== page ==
In the year 1605, a young, pregnant widow seeks sanctuary at the Abbey of Sainte Marie-de-la-mer. After the birth of her daughter, she takes up the veil, and a new name, Soeur Auguste. But the peace she has found is shattered five years later by the events that follow the death of her kind benefactress, the Reverend Mother.
When a new abbess arrives at Sainte Marie-de-la-mer, she does not arrive alone. With her is her personal confessor and spiritual guide, Pere Colombin, a man Soeur Auguste knows all too well. The newcomer is Guy LeMerle, now masquerading as a priest, and the one man she fears more than any other.
Soeur Auguste has a secret. Once she was l'Ailee, star performer of a troupe led by LeMerle, before betrayal forced her to change her identity.
But now the past has found her. To protect herself and her beloved child, l'Ailee will have to perform one last act of dazzling daring more audacious than any she has previously attempted.
Marvelously read, this lush historical focuses on the methods used by an unprincipled villain as he preys on the natural human failings he finds contained in a very small religious community, and the stong woman who combats his influence. I'm reasonably sure potatoes were not cultivated in France in 1610, but aside from that acronism, I was lost in the medieval world Harris created. Please give us more from Suzanne Bertish!
11 of 11 people found this review helpful
The book itself is well paced, beautifully plotted and well characterized. Ms. Harris did not miss a trick; she caught all of the spirit of the age, down to the tensions between Huguenots and Catholics leading to a more fundamentalist backlash on theology and behavior within the Catholic world. (And the potatoes are correct; once introduced to France in the 16th C., they quickly became a delicacy and a very important cash crop, much like convents who now support themselves on jam or printer cartridges.) The reading is enjoyable and never dull or monotonal.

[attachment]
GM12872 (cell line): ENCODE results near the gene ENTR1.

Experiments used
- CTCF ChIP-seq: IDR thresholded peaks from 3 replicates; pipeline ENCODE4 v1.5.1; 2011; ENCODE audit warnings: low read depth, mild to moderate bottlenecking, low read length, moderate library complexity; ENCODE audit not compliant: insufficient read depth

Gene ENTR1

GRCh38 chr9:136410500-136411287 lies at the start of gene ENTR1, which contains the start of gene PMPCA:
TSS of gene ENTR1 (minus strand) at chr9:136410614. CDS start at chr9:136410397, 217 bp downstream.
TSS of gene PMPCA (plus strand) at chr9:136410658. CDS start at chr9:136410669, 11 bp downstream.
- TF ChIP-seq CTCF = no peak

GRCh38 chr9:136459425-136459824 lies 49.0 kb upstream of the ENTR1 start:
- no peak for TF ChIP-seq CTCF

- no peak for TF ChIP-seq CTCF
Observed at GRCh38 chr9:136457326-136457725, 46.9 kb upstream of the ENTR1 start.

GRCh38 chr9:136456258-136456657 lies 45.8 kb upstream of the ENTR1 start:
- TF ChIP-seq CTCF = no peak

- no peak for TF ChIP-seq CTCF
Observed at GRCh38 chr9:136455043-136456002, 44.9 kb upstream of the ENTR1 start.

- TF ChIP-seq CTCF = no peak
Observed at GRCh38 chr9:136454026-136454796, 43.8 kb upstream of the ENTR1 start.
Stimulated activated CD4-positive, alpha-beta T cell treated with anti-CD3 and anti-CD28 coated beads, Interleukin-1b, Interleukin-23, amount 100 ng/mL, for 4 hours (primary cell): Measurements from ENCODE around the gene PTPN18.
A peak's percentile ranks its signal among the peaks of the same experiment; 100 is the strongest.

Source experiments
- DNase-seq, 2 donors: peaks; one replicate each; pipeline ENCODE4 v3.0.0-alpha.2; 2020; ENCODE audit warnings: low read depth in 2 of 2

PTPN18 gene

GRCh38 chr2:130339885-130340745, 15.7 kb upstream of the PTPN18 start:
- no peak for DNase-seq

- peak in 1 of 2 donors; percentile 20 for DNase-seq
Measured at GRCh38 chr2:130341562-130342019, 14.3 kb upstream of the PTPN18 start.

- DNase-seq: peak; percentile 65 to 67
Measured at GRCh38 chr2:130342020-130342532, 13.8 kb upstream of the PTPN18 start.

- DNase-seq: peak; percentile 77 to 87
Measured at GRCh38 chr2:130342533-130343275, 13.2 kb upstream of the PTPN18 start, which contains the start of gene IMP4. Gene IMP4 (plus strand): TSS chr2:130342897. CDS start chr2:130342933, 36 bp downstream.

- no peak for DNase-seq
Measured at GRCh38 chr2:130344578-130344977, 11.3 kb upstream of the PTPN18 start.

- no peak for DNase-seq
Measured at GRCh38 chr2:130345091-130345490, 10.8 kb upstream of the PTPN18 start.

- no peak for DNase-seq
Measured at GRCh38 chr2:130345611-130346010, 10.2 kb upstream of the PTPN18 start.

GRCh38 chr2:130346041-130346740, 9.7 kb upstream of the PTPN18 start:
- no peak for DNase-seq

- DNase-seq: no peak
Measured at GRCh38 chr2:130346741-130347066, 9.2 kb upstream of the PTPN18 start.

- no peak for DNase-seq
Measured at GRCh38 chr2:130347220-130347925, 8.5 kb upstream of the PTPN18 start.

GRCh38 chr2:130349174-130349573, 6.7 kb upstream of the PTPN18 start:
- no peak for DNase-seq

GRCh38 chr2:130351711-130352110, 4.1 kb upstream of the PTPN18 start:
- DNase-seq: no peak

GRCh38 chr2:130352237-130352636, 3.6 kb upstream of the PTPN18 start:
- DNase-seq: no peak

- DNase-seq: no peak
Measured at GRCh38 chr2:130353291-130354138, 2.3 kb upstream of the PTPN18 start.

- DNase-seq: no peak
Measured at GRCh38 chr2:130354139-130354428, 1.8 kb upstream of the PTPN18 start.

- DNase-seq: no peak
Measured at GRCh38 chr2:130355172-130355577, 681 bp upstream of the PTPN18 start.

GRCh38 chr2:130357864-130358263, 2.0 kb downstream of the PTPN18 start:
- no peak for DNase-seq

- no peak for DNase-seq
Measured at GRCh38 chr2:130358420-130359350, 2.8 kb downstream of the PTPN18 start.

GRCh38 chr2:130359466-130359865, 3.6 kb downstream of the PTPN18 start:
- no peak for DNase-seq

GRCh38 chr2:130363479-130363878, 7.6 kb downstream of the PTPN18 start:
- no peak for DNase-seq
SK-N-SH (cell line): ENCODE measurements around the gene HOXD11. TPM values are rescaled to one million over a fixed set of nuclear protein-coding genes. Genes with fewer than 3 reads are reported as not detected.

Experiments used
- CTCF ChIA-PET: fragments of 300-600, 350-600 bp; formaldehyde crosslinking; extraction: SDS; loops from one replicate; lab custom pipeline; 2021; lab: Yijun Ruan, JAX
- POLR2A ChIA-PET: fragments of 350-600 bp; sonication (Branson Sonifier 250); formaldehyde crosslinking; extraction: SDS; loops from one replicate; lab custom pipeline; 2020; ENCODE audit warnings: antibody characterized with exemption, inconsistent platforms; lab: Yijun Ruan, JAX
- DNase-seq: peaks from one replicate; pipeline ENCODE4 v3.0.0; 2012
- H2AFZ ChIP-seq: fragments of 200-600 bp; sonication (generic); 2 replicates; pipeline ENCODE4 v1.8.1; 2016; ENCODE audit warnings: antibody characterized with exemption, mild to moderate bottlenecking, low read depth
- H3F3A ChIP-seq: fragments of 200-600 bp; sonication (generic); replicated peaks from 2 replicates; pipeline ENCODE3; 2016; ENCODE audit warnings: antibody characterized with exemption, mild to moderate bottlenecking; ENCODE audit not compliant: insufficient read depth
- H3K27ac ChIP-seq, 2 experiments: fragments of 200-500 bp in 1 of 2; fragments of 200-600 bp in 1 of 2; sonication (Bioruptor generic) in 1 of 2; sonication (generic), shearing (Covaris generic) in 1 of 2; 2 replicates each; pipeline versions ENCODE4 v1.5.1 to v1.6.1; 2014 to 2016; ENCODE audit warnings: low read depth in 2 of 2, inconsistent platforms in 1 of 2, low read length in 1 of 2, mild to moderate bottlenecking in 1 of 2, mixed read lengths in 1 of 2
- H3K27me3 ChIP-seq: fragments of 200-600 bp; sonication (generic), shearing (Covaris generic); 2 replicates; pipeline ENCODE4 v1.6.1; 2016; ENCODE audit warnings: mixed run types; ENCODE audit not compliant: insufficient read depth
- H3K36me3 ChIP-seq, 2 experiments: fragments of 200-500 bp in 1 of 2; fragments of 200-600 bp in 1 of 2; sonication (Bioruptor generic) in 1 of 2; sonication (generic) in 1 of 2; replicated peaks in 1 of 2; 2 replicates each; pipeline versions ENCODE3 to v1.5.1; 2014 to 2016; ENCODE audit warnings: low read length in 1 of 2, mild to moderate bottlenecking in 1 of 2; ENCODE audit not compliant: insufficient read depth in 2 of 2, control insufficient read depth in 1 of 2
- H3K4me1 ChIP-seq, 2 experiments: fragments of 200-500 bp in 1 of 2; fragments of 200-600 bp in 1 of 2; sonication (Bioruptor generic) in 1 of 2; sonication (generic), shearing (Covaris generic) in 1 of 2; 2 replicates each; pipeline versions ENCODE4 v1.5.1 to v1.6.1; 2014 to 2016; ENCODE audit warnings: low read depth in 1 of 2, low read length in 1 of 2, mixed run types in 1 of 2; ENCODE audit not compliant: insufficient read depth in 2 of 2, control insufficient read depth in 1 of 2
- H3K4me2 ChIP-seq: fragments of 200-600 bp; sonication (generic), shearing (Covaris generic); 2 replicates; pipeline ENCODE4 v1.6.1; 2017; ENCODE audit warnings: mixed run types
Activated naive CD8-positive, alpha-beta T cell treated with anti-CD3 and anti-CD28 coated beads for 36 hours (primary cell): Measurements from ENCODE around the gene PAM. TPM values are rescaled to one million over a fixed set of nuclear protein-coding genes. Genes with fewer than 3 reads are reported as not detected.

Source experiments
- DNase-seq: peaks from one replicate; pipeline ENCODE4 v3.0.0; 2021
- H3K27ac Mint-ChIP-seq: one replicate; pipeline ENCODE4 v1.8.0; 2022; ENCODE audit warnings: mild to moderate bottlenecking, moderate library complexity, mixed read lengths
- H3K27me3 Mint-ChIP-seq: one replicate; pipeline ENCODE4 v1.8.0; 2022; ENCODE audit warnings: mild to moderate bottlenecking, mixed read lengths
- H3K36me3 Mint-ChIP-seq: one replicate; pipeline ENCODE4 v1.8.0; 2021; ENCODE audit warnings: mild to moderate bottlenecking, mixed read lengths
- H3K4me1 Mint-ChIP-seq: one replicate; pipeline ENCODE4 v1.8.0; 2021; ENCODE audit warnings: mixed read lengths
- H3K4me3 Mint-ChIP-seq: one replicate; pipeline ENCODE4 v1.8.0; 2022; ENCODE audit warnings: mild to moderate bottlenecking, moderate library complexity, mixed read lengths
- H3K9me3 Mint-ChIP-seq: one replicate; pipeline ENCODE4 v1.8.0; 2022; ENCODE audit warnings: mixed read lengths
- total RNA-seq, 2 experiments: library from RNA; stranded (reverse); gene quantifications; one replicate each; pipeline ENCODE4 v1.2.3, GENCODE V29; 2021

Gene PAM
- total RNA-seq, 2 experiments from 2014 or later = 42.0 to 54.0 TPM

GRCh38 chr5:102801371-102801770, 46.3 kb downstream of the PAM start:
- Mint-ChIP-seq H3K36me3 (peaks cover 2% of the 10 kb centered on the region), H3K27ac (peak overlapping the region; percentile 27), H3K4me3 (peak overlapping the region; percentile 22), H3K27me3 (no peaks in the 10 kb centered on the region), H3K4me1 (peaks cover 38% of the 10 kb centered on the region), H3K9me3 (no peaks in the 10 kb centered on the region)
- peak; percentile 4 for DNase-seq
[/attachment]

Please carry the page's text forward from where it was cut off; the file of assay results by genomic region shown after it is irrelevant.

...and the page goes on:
The only reason that I did not give this audio book full marks is that the music at the chapter breaks is annoying and was recorded at a volume considerably louder than that of the reading. Thus, it's rather jarring to listen to.
7 of 7 people found this review helpful
I found the relationship between I'Allee and her Blackbird intriguing. A chemistry (could it be love?) between them that permeated through time and a cast of most interesting characters. The narration was wonderful.
2 of 2 people found this review helpful
If you like dramatized (trivialized) "historical fiction," then you might like this. (Please ignore this review.) I normally don't. Downloaded this because I stumbled on the author's "Gentlemen and Players" and thoroughly enjoyed it. Could not find a similar book in her (very diverse, it seems) bibliography and went for this.
Could not make it past the third chapter. First of all, the only semi-interesting thing about the story (thought it could turn out to be semi gothic) is given up in the publisher's preview (and by the author in the first ten minutes)...I have been listening and listening but nothing is taking that plot line (that a medieval dancer had a child and became a nun in a cloister -- but is now faced with discovery) any farther than the shallow plot I just described. What KIND of book does this author want to write? Gentlemen and Players? (I might be getting the title slightly wrong) was TOTALLY different from this. The "Chocolat" series? (saw the movie -- book not available on Audible) was different from both....PLEASE, more Gentlemen & Players! (In my own personal book, "Holy Fools" qualifies for a "refund" from Audible.)
I thought the narrator was awful as well. It was like if SHE thought the book was awful and was just playing up its absurdity. I tried (was listening to this during a long drive), but I simply couldn't take the exaggerated delivery.
Audible should allow "half" stars and also "zero" stars. In my book (again -- NOT your book if you like 'trivialized' history), this deserved zero.
4 of 5 people found this review helpful